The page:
John and Mary Yous lived in Montgomery Township during the 1850 U.S. Census. John, a farmer, owned land that was valued at $5,000. The children of John (54) and Mary (43) were living with their parents.
Joshua (24) was a gunsmith. He later married and moved to Greencastle, where he was still listed on the 1860 U.S. Census as a gunsmith. A Joshua Yous rifle is part of Allison-Antrim Museum’s collection. Heretofore, the 1854 tax record for Joshua Yous was the earliest government document found, which recorded Joshua as a gunsmith.
Brother, Levi (21), was a farmer and John (16) was a laborer, both of whom most likely worked on their father’s farm.
Levi is the subject of this week’s Soldier’s Story. Searching for the Yous family in the U.S. Census records proved to be a challenge because of the many misspellings of their surname. It required searching page by page in several censuses. I found Levi on the 1860 U.S. Census in Montgomery Township. His last name was spelled Yost. Levi (31) owned land valued at $600, while his personal estate was worth $400. His occupation was “farmer.” Levi and his wife Catharine (35) had three children – Emma (7), John (4), and William (3).
In Chambersburg in November 1862, military records indicate that Levi volunteered and enlisted in Co. D, 158th PA Infantry, on November 1, 1862. The 158th was ordered to Suffolk, VA and was attached to Spinola’s Brigade, 7th Corps, Dept. of VA. No reason is given on any of his military records to explain why he deserted on December 7, 1862. The next record found with Levi’s name is the 1863 Civil War draft registration book for the 16th U.S. Congressional District. He was in the Class II category, i.e. all persons more than 35 years old and under the age of 45. There was no notation under the column “Former Military Service,” which mentioned his desertion from the army.
Levi redeemed himself when he was drafted into Co. F, 99th PA Infantry, on February 22, 1865. In Samuel Bates’ History of the Pennsylvania Volunteers, 1861-65,” the story of the 99th says, “On the 26th (March) five hundred drafted men were assigned to the regiment.” The Appomattox Campaign began on March 28, 1865 and the Union army began advancing on Petersburg.
On March 25, the regiment crossed Hatcher’s Run. A fierce battle was fought at Five Forks and again at Sailor’s Creek, during the first few days of April. Lieutenants Ayars and Clifton were wounded, Clifton mortally. On April 8, near Appomattox Courthouse, the 99th lost 76 men, killed and wounded. Levi Yous was present at the Appomattox Courthouse on April 9, 1865, when the troops learned that Gen. Robert E. Lee and the Confederate Army had surrendered. The war was over! The regiment then marched, at an easy pace, back to Richmond and then to Washington City. Levi Yous, from Franklin County, PA, was one of thousands of Union soldiers, on May 23, who marched through the streets of Washington and participated in the Grand Review of the Union Army, in front of President Abraham Lincoln. The 99th PA Infantry was mustered out on July 1, 1865.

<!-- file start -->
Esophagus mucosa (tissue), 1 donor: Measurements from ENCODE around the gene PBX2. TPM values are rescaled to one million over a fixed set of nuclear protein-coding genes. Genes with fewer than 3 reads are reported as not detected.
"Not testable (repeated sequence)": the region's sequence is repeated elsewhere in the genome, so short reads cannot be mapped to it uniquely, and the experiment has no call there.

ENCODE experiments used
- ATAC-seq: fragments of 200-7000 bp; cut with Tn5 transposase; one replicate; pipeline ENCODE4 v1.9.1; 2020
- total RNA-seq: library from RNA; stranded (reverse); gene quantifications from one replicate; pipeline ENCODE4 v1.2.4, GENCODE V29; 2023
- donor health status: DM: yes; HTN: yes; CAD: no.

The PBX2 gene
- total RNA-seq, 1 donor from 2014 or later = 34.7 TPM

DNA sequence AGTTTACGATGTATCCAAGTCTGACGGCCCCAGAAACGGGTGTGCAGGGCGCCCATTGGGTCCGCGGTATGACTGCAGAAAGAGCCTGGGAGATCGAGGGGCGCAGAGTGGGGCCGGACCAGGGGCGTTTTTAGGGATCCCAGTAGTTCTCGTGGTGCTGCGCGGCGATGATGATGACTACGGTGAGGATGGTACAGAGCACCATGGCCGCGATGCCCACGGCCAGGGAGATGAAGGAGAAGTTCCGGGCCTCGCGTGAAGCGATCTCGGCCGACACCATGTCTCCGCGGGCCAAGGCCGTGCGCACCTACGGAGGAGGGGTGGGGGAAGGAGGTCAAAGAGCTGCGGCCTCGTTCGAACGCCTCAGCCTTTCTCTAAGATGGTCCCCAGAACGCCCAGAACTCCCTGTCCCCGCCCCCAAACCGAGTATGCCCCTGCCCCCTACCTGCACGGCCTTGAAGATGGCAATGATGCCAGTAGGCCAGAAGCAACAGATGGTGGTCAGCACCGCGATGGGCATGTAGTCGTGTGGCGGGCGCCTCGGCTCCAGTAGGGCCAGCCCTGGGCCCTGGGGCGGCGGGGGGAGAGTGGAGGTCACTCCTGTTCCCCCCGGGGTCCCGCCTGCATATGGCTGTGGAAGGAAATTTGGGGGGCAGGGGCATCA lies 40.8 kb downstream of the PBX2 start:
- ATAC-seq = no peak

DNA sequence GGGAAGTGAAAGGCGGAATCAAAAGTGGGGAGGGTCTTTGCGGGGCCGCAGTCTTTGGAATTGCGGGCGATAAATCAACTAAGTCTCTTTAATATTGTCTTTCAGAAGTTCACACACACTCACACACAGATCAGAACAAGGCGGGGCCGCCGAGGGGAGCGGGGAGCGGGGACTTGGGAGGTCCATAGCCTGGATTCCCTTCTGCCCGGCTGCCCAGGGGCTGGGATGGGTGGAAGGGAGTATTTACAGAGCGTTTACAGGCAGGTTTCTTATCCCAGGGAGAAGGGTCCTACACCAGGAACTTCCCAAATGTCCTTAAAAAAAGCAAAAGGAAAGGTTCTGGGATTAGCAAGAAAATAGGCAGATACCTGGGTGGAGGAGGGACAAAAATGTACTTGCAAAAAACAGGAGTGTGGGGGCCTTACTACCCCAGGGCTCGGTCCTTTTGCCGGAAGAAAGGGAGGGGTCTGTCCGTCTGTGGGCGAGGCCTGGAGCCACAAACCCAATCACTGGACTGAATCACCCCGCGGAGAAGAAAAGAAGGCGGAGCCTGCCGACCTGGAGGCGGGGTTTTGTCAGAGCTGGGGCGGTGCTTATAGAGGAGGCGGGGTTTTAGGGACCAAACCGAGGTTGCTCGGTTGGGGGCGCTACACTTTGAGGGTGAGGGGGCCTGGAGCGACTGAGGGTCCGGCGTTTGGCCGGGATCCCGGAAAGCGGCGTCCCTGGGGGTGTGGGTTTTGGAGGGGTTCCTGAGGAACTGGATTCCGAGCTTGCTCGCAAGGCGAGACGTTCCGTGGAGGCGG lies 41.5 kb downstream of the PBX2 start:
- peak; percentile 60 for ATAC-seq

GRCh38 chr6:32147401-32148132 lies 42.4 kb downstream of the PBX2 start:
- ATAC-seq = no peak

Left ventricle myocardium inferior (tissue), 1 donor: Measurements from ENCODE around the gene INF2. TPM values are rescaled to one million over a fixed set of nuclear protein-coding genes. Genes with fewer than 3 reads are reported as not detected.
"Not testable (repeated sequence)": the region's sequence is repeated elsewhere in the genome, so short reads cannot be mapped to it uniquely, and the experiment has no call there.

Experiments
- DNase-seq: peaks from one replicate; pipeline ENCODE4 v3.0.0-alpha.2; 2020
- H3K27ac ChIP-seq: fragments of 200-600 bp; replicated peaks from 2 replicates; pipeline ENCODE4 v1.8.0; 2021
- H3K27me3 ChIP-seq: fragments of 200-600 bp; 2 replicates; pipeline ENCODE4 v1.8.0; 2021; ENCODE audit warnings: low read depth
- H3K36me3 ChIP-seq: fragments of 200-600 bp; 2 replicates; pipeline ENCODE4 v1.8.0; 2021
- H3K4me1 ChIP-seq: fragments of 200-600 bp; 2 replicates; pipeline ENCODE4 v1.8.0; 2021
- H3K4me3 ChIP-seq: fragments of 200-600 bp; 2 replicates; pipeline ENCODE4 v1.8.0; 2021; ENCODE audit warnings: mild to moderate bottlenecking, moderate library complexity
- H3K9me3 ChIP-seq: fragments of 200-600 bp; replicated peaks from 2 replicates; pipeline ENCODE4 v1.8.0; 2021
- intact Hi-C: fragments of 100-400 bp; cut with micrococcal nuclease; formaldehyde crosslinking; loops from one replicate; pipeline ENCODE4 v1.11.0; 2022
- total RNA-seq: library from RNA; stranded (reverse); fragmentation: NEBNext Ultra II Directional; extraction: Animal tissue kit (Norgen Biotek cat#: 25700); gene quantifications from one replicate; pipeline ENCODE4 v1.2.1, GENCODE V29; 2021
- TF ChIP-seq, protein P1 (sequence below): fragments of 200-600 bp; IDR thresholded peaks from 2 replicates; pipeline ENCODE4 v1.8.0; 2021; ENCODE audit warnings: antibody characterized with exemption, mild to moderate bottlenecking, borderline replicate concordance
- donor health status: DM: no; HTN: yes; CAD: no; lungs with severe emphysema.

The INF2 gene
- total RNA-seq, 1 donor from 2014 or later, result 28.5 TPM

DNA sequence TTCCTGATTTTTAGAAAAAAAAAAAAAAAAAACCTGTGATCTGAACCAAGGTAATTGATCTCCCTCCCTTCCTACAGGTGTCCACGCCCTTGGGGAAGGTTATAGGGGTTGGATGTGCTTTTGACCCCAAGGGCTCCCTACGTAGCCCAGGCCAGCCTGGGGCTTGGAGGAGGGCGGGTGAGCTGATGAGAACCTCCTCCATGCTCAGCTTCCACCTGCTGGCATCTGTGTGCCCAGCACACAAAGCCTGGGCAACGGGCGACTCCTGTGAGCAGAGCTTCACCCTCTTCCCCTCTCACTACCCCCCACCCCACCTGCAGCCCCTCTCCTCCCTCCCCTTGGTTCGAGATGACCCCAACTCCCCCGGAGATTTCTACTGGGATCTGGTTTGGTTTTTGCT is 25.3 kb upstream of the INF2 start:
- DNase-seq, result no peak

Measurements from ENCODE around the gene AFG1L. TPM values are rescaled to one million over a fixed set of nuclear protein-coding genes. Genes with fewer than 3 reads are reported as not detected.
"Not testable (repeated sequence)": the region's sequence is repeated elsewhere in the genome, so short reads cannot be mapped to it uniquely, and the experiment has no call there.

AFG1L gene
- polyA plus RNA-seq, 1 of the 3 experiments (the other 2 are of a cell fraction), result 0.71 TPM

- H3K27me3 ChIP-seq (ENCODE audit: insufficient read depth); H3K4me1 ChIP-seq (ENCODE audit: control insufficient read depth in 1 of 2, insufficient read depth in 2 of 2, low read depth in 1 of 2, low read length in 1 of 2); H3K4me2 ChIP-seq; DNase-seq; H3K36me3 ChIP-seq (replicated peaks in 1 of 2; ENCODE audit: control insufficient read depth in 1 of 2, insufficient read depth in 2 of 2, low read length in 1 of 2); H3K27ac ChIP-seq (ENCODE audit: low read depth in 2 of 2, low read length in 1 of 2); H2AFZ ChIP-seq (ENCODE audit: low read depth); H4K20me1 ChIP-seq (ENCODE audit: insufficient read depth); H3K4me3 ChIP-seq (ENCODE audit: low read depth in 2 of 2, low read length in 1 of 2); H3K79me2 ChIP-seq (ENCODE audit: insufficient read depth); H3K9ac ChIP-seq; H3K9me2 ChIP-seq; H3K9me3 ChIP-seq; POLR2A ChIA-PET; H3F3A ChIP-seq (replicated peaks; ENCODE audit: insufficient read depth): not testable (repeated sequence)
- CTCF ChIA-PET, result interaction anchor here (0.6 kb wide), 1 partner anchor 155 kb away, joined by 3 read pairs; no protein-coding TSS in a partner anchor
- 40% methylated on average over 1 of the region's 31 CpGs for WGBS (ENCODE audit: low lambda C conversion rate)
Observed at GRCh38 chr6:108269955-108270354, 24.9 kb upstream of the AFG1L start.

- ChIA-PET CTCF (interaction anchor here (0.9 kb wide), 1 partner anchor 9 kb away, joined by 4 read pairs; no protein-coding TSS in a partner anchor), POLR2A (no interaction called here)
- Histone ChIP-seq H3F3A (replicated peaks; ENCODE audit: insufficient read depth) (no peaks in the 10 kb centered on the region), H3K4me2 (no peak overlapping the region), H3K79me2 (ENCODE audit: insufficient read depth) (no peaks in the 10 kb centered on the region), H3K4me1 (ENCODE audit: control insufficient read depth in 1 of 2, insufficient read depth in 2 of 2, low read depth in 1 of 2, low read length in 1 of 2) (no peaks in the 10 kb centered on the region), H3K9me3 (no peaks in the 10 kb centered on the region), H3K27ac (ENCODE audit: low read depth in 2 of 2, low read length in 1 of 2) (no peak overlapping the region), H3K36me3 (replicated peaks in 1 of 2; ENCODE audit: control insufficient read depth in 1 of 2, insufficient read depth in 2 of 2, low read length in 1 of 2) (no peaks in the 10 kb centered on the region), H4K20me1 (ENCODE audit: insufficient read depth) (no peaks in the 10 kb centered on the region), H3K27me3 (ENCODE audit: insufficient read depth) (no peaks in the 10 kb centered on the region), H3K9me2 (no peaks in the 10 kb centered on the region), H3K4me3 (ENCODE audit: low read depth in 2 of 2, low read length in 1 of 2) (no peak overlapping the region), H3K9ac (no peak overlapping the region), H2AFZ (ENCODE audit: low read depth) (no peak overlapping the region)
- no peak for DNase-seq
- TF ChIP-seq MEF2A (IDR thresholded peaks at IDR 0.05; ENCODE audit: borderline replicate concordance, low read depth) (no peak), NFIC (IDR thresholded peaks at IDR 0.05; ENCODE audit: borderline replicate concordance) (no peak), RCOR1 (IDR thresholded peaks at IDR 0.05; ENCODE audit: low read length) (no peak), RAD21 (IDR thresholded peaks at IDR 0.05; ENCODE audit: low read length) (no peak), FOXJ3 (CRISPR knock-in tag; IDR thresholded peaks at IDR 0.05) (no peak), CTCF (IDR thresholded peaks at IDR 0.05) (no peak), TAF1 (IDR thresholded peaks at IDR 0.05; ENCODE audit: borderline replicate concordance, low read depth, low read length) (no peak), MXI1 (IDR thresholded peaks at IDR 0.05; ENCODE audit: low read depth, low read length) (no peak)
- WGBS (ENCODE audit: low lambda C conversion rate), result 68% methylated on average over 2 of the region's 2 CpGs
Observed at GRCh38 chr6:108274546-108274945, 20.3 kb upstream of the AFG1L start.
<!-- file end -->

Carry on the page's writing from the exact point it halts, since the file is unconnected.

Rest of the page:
Within the next five years, between July 1, 1865 and July 29, 1870, Levi and Catherine moved their family to Antrim Township. July 29 was the day the Yous family was enumerated during the 1870 U.S. Census. His farm and land were worth $5,000 and his personal estate was valued at $1,000. In addition to Emma (16), John W. (14) and William (12), Levi and Catharine had another child, Mary C. (7). Although it is not noted, I’m sure John and William would have been working on the farm, helping their father.
The value of Levi’s land was the highest of any of his immediate neighbors in Antrim Township. The only other landowners were Christopher Plutz, 29, a stone mason, whose land was worth $2,000. Jacob Wilt, shoemaker, owned land valued at $1,120. Daniel Valentine, farmer, lived in the “dwelling” before Levi’s family was recorded on the census. Valentine’s land was worth $800. There were others whose occupation was “Farmer” or “Works on Farm” but they didn’t own land.
Levi Yous died on June 28, 1875. He is buried in Section F, Lot 10, Cedar Hill Cemetery, Antrim Township, Franklin County, PA. There are no other headstones nearby, although the burial card on Ancestry indicates there is a headstone and footstone. The headstone was underground at least eight inches therefore the footstone may also be covered by sod.
In 1880, during the U.S. Census in Antrim Township, Catharine and her youngest child Mary C. “Mollie” were living in the same dwelling with Catharine and Levi’s oldest child, Emma, who married John F. Henneberger, a farmer. Emma and John had two children, Mollie K. (6) and John E. (1). The 1880 census did not provide a column for real estate value.
Because the majority of the 1890 census records were destroyed by fire, the only document from 1890 is Catharine’s application, on April 25, 1890, for Levi’s Civil War pension. Catharine is not listed on either the Greencastle or Antrim Township 1890 Special Schedule for Civil War Veterans or their wives.
I could not find Catharine Yous or John F. and Emma Henneberger in the 1900 U.S. Census records.
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